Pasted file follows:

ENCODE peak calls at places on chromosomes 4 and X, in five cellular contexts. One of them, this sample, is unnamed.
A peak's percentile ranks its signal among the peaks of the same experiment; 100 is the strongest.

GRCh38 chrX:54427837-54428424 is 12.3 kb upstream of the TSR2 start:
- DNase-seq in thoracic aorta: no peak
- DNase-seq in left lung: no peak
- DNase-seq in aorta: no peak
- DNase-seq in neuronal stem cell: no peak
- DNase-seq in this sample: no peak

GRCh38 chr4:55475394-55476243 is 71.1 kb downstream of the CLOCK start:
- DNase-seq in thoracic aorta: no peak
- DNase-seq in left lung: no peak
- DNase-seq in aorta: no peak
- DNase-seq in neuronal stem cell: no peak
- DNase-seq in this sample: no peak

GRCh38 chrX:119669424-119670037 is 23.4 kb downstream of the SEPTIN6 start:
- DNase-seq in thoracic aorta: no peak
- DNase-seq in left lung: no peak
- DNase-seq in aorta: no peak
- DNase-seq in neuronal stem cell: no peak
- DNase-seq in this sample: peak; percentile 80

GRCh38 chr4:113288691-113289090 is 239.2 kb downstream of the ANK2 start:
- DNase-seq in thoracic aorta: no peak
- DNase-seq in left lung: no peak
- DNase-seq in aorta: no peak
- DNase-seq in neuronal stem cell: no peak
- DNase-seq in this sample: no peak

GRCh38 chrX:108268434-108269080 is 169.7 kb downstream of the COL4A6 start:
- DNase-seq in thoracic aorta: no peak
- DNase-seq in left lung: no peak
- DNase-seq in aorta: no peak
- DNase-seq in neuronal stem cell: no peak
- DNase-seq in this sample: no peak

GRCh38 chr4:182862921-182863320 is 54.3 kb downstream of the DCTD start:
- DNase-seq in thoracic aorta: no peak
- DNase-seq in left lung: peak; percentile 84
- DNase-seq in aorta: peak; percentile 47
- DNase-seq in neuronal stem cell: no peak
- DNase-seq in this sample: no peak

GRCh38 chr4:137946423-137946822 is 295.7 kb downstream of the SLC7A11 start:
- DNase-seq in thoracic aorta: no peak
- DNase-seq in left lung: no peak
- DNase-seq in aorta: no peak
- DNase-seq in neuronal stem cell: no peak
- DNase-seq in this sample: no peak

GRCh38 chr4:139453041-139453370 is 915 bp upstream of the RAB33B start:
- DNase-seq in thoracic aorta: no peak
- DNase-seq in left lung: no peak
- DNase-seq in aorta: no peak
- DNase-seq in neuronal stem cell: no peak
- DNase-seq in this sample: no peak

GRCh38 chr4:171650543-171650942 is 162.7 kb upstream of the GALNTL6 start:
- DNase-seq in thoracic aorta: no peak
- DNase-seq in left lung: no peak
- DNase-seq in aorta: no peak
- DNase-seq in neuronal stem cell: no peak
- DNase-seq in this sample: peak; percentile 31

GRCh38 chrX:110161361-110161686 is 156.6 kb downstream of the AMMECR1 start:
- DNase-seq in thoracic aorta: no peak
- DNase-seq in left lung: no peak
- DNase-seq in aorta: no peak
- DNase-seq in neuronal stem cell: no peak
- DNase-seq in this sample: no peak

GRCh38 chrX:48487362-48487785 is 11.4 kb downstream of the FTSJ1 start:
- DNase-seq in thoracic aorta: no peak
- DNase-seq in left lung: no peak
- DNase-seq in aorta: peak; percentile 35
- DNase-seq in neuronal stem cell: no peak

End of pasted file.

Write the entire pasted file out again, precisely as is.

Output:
ENCODE peak calls at places on chromosomes 4 and X, in five cellular contexts. One of them, this sample, is unnamed.
A peak's percentile ranks its signal among the peaks of the same experiment; 100 is the strongest.

GRCh38 chrX:54427837-54428424 is 12.3 kb upstream of the TSR2 start:
- DNase-seq in thoracic aorta: no peak
- DNase-seq in left lung: no peak
- DNase-seq in aorta: no peak
- DNase-seq in neuronal stem cell: no peak
- DNase-seq in this sample: no peak

GRCh38 chr4:55475394-55476243 is 71.1 kb downstream of the CLOCK start:
- DNase-seq in thoracic aorta: no peak
- DNase-seq in left lung: no peak
- DNase-seq in aorta: no peak
- DNase-seq in neuronal stem cell: no peak
- DNase-seq in this sample: no peak

GRCh38 chrX:119669424-119670037 is 23.4 kb downstream of the SEPTIN6 start:
- DNase-seq in thoracic aorta: no peak
- DNase-seq in left lung: no peak
- DNase-seq in aorta: no peak
- DNase-seq in neuronal stem cell: no peak
- DNase-seq in this sample: peak; percentile 80

GRCh38 chr4:113288691-113289090 is 239.2 kb downstream of the ANK2 start:
- DNase-seq in thoracic aorta: no peak
- DNase-seq in left lung: no peak
- DNase-seq in aorta: no peak
- DNase-seq in neuronal stem cell: no peak
- DNase-seq in this sample: no peak

GRCh38 chrX:108268434-108269080 is 169.7 kb downstream of the COL4A6 start:
- DNase-seq in thoracic aorta: no peak
- DNase-seq in left lung: no peak
- DNase-seq in aorta: no peak
- DNase-seq in neuronal stem cell: no peak
- DNase-seq in this sample: no peak

GRCh38 chr4:182862921-182863320 is 54.3 kb downstream of the DCTD start:
- DNase-seq in thoracic aorta: no peak
- DNase-seq in left lung: peak; percentile 84
- DNase-seq in aorta: peak; percentile 47
- DNase-seq in neuronal stem cell: no peak
- DNase-seq in this sample: no peak

GRCh38 chr4:137946423-137946822 is 295.7 kb downstream of the SLC7A11 start:
- DNase-seq in thoracic aorta: no peak
- DNase-seq in left lung: no peak
- DNase-seq in aorta: no peak
- DNase-seq in neuronal stem cell: no peak
- DNase-seq in this sample: no peak

GRCh38 chr4:139453041-139453370 is 915 bp upstream of the RAB33B start:
- DNase-seq in thoracic aorta: no peak
- DNase-seq in left lung: no peak
- DNase-seq in aorta: no peak
- DNase-seq in neuronal stem cell: no peak
- DNase-seq in this sample: no peak

GRCh38 chr4:171650543-171650942 is 162.7 kb upstream of the GALNTL6 start:
- DNase-seq in thoracic aorta: no peak
- DNase-seq in left lung: no peak
- DNase-seq in aorta: no peak
- DNase-seq in neuronal stem cell: no peak
- DNase-seq in this sample: peak; percentile 31

GRCh38 chrX:110161361-110161686 is 156.6 kb downstream of the AMMECR1 start:
- DNase-seq in thoracic aorta: no peak
- DNase-seq in left lung: no peak
- DNase-seq in aorta: no peak
- DNase-seq in neuronal stem cell: no peak
- DNase-seq in this sample: no peak

GRCh38 chrX:48487362-48487785 is 11.4 kb downstream of the FTSJ1 start:
- DNase-seq in thoracic aorta: no peak
- DNase-seq in left lung: no peak
- DNase-seq in aorta: peak; percentile 35
- DNase-seq in neuronal stem cell: no peak